ENCINITAS — The community is divided by a recent move to hold a surf contest at Swami’s. The Women’s World Longboarding Championship could be the first major competition held at the premiere surf break if organizers have their say.
World-class surfer and local resident Linda Benson has asked the city’s Parks and Recreation Department to consider allowing her to hold the four-day event at Swamis. The contest would run from Oct. 14 to Oct. 17 with qualifying rounds on Oct. 13 at Moonlight Beach.
While Benson has the support of many in the community, including surfers and business organizations, there are a number of detractors. Jean-Paul St. Pierre, author of theleucadiablog.com and a local surfer, said the contest would set a bad precedent. “Once you have one contest at Swami’s, then my concern is that you will end up with five or six,” he said. “You end up privatizing a public beach.”
But others view the relatively small contest as an opportunity to bring the community together while celebrating women’s longboarding, which has traditionally been treated as the “stepchild” in surfing and usually brings in modest prize money. “We want to do everything we can to make it a low-impact contest. We’re not looking to take away public access to the beach,” Benson said.
To that end, Benson said that several modifications will be made to the usual surfing contest. Loudspeakers will be quieted and a boat will relay the scores to competitors in the water; scaffolding will be modest and unimposing; only a few tents will be used for competitors; and vendors and nonprofit organization booths will be situated along K Street rather than on the beach.
The contest and accompanying festival along K Street are designed to be a community affair according to Benson. All proceeds from a surfboard raffle will go to Keep-A-Breast, a local nonprofit, in honor of breast cancer awareness.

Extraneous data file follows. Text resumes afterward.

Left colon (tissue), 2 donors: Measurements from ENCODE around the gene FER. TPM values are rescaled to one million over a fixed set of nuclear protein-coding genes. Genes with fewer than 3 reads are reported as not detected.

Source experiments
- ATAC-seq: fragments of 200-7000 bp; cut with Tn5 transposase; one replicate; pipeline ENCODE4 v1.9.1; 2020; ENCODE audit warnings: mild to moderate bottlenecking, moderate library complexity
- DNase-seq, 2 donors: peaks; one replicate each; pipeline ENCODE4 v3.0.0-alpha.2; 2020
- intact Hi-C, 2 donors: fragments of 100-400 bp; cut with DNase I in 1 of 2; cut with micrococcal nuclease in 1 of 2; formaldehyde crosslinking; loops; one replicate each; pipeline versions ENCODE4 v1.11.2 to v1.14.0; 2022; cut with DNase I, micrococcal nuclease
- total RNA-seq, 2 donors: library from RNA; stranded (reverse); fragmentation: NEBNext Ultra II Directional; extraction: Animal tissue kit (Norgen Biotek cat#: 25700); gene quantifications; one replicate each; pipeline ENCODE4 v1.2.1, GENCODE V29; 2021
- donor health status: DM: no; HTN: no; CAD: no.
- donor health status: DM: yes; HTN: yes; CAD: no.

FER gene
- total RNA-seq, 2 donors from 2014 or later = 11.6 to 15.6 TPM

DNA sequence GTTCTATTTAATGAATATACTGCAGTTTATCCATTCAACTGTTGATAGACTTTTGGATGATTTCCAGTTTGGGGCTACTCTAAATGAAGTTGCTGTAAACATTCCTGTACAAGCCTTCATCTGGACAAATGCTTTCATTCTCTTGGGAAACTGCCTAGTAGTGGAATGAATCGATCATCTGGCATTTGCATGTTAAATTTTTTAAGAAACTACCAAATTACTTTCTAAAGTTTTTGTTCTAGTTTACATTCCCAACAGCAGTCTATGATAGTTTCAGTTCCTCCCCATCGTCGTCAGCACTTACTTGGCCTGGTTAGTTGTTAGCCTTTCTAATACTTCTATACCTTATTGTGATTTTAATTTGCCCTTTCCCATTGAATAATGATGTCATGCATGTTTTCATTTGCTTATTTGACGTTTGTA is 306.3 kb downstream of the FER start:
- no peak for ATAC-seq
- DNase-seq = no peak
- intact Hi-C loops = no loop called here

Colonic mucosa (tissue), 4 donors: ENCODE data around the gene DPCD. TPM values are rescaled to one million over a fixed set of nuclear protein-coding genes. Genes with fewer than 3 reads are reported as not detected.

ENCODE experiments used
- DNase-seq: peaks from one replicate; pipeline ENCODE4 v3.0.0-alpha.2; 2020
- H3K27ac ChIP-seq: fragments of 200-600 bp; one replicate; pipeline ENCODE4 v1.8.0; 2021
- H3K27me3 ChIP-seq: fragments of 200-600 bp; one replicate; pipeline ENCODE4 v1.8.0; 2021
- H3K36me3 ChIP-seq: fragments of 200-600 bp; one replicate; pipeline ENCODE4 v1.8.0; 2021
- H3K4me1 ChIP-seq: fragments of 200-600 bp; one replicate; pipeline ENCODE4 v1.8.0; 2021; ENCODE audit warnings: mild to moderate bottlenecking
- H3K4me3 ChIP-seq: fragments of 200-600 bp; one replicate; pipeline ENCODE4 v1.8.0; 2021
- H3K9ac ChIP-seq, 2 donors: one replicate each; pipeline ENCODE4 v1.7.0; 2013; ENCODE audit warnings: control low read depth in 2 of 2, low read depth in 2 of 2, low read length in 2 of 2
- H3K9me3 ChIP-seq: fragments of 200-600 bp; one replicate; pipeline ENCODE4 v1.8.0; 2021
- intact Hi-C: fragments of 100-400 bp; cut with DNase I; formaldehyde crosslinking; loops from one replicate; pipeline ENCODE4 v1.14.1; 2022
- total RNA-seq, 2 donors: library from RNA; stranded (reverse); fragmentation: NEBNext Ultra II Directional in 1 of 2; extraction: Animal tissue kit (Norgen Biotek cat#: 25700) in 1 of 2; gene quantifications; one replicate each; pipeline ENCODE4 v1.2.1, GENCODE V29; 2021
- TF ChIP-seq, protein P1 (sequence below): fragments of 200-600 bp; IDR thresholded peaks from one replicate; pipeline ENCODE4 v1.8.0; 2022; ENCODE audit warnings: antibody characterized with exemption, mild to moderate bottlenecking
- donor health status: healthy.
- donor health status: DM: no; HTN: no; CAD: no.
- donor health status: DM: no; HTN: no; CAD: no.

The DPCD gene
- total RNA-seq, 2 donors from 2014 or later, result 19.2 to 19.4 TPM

Chris Hazeltine, director of Parks and Recreation, said no formal application to reserve Swami’s for the contest has been made yet. City policy does not address surf contests or special events on city-operated beaches according to Hazeltine. “Every special operations request is decided on a case-by-case basis.” Because Swami’s is not designated as “reservable” the decision to issue a special events permit cannot be made administratively.
As a result, the Parks and Recreation Commission will form a subcommittee to further review the proposed plan to reserve Swami’s and make a recommendation to City Council. Hazeltine said that while no timeline is set for making a decision, he anticipates the subcommittee will bring the matter before the council in the early part of the new year. “It’s kind of a waiting game right now,” he said. “There will be a thorough review process and certainly there will be an opportunity for public input.”
The contest has been held in Biarritz, France, hosted by Roxy Europe for the past three years. According to Benson, the majority of the competitors want the contest to return to the United States because of the cost of travel to the event.
Indeed, Cori Schumacher, two-time world champion longboarder and Cardiff resident, said the move to Swami’s would not only cut down on the cost to competitors, but also create a “contest that is focusing on the spirit of the sport.” She described women longboarders as a close-knit group who share camaraderie even in the heat of a competitive surf contest. “We do it (longboard surfing) because we love it and we love each other,” she said.